Scale – on houseplants

Raise your hand if your houseplants don’t have scale. Anyone, anyone? If they don’t, I’m willing to bet that either Mother Nature loves lucky-you especially (though she may have another plague in store, beware); you have only four houseplants, all begonias; or your plants have been infested with scale insects in the past and you have somehow managed to banish it from your house. If your plants do have scale, don’t be embarrassed. You’re in good company (says me).

scale, honeydew and sooty mold on a dwarf kumquat I freely admit to having disgusting scale on a few of my plants at home. (For Mr. McGregor’s Daughter’s houseplant census, I also admit to having upwards of 85 plants inside my approximately 1000 sq. foot house…) And I’m sorry to say that ever since we stopped using systemic pesticides, a few scale have found their way back into the greenhouse here and there. If you’re not already familiar with these sapsuckers, scale generally look like crusty brown or waxy yellowish scabs and are often found on the underside of leaves along the midrib, tucked into leaf axils or along the stem. (Mealy bug is also a type of scale which resembles sticky grey cotton goo.)

Scale life-cycle in a nutshell (ha!): Eggs hatch under the protective shell of the female and start their life out as “crawlers”. They don’t travel far or fast – but that would explain how they get from plant to plant especially in a cheek-by-jowl living arrangement. Once they’ve found their spot they lose their legs and settle in for a suck. After molting and morphing into their adult selves, male scale grow wings but lose the ability to eat (no mouth). Males use their day or two window of opportunity to search for and mate with females. Females meanwhile develop a crusty protective shell from their castoff molts.

I have never noticed any flyers, eggs or “crawlers” but I guess I haven’t paid very close attention. I do always notice a fresh crop of immature scale (the small yellowish ones), their honeydew poop and the opportunistic sooty mold that sticks to it. I periodically – probably once a week at home – put plants in the sink for a bath and I go after the individual scale with an insecticidal fingernail.

The recommended treatment (besides systemic pesticides, or introducing another insect into your house to eat the scale – which might be worth a try) is to scrape them off and give the plant a dilute soap and/or horticultural oil wash and a water rinse. But take care to test your chosen method before treating the whole plant. Ferns, for one, are notoriously sensitive to anything but a gentle fingernail and room-temp water, and citrus don’t love oil.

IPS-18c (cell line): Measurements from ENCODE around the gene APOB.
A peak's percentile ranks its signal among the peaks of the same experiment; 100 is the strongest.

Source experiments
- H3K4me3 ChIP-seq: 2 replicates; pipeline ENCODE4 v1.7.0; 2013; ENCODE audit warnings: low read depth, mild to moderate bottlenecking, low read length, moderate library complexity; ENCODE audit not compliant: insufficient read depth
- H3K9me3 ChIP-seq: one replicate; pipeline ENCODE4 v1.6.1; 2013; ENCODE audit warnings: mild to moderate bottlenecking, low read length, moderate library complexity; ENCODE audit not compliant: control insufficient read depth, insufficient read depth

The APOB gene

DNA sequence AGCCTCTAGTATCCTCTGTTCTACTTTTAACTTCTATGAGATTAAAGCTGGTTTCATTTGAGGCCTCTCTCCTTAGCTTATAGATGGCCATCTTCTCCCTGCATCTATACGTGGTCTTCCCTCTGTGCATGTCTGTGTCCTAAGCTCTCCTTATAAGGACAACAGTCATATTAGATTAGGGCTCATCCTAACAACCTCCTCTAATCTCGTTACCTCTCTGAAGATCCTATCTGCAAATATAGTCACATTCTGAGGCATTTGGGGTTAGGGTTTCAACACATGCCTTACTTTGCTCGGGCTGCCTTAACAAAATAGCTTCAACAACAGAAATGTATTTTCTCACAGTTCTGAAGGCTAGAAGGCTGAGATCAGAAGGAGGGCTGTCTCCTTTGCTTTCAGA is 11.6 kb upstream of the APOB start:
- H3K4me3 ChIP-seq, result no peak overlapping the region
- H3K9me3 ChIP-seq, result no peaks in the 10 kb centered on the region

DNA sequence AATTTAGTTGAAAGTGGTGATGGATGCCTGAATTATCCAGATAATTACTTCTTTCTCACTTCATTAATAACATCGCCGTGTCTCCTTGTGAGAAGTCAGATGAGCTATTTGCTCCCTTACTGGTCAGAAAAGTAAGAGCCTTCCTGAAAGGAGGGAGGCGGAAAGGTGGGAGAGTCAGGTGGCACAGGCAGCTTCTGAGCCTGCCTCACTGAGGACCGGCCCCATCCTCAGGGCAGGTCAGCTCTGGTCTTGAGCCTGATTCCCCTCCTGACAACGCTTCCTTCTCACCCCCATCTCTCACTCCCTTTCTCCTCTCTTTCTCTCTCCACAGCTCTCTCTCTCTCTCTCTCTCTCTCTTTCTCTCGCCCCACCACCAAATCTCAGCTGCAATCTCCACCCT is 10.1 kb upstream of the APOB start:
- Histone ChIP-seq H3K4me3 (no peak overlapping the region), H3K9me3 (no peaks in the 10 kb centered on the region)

So, fess up now – do your houseplants have scale? What do you do?

2 thoughts on “Scale – on houseplants

  1. Earlier today, I came over here from Mr. McGregor’s Daughter, and saw this, and started writing a comment to you about how I’ve never actually had a case of scale on any of my plants at home. Spider mites, sure. Mealybugs, more often than I would like. Even aphids, once. But never scale. And I was going to attribute this to a combination of luck and clean living.

    Then I thought, No! I’ll jinx myself if I publish this comment! and deleted it without posting.

    So today, while watering, I found my very first case of scale at home, on two Neoregelias that I like too much to discard. I’ve just spent about half an hour trying to rub all the visible adults off with a wet paper towel (unpleasant! The Neoregelias in question have sharp, outward-pointing marginal spines.), and then I put systemic pesticide granules in the soil, and now my hands hurt.

    This somehow feels like it’s your fault.[1]

    Also I think it’s really, really unfair that just thinking about posting a comment can jinx a person as thoroughly as actually posting it. I think I should get some credit for deleting the comment. But no.


    [1] (I know that it is not actually your fault.)

    Mr. Subjunctive, I’m so sorry! I never even considered liability issues before posting this. I’d say that 2 out of 822 isn’t bad but am afraid that might get you into more trouble. (822 houseplants?! You win.) I do think it’s wicked of scale – and typical – to choose the spiny plants. If it’s any consolation, my cuticles are bloodied on a regular basis. -kris

  2. I haven’t found the miracle cure to get rid of scales yet (even though I never had any when I was living in Wales), but I control them by spraying the plant with a mixture of oil and water. It works for a few month. In summer, I leave them outside and is seems scales don’t come back as long as the plant is outside.

    Isabelle, I can’t wait to be able to move everything out… My only trouble with the oil is that the citrus don’t just love it. Otherwise, it works like a charm. -kris

Leave a Reply

Your email address will not be published. Required fields are marked *

You may use these HTML tags and attributes: <a href="" title=""> <abbr title=""> <acronym title=""> <b> <blockquote cite=""> <cite> <code> <del datetime=""> <em> <i> <q cite=""> <s> <strike> <strong>